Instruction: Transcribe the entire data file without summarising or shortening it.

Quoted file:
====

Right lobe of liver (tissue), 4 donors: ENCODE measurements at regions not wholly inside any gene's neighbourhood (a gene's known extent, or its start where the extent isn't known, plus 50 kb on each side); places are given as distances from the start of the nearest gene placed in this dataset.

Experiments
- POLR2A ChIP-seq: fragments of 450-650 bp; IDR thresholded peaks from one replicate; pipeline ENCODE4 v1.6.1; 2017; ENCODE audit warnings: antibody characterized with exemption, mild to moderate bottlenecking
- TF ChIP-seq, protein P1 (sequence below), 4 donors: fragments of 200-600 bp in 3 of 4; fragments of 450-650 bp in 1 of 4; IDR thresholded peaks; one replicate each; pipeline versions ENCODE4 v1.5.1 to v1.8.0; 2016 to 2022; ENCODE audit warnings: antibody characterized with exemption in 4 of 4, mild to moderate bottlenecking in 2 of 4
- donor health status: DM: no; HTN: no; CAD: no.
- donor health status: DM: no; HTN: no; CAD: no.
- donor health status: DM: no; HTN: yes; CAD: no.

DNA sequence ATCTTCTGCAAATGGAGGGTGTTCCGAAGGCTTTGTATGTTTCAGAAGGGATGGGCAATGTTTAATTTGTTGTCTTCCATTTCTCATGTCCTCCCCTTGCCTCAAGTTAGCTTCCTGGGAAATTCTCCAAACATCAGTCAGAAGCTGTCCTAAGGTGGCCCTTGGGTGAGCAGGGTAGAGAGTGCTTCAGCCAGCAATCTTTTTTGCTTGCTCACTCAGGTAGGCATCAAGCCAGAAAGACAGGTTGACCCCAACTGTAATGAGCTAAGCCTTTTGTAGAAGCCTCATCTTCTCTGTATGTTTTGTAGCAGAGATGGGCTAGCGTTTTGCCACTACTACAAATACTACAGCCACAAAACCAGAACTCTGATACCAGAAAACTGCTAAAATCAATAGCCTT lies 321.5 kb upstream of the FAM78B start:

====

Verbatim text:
Right lobe of liver (tissue), 4 donors: ENCODE measurements at regions not wholly inside any gene's neighbourhood (a gene's known extent, or its start where the extent isn't known, plus 50 kb on each side); places are given as distances from the start of the nearest gene placed in this dataset.

Experiments
- POLR2A ChIP-seq: fragments of 450-650 bp; IDR thresholded peaks from one replicate; pipeline ENCODE4 v1.6.1; 2017; ENCODE audit warnings: antibody characterized with exemption, mild to moderate bottlenecking
- TF ChIP-seq, protein P1 (sequence below), 4 donors: fragments of 200-600 bp in 3 of 4; fragments of 450-650 bp in 1 of 4; IDR thresholded peaks; one replicate each; pipeline versions ENCODE4 v1.5.1 to v1.8.0; 2016 to 2022; ENCODE audit warnings: antibody characterized with exemption in 4 of 4, mild to moderate bottlenecking in 2 of 4
- donor health status: DM: no; HTN: no; CAD: no.
- donor health status: DM: no; HTN: no; CAD: no.
- donor health status: DM: no; HTN: yes; CAD: no.

DNA sequence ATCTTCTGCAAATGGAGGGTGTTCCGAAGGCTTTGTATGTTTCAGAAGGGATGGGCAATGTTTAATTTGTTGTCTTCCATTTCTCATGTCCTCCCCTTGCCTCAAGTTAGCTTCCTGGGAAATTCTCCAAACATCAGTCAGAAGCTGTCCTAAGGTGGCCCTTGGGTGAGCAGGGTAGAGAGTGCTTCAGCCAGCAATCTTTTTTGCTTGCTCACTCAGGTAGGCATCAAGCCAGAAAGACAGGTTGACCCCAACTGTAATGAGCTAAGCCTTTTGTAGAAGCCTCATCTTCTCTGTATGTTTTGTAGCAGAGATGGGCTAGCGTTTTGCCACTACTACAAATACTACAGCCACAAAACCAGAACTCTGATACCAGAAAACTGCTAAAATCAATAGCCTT lies 321.5 kb upstream of the FAM78B start: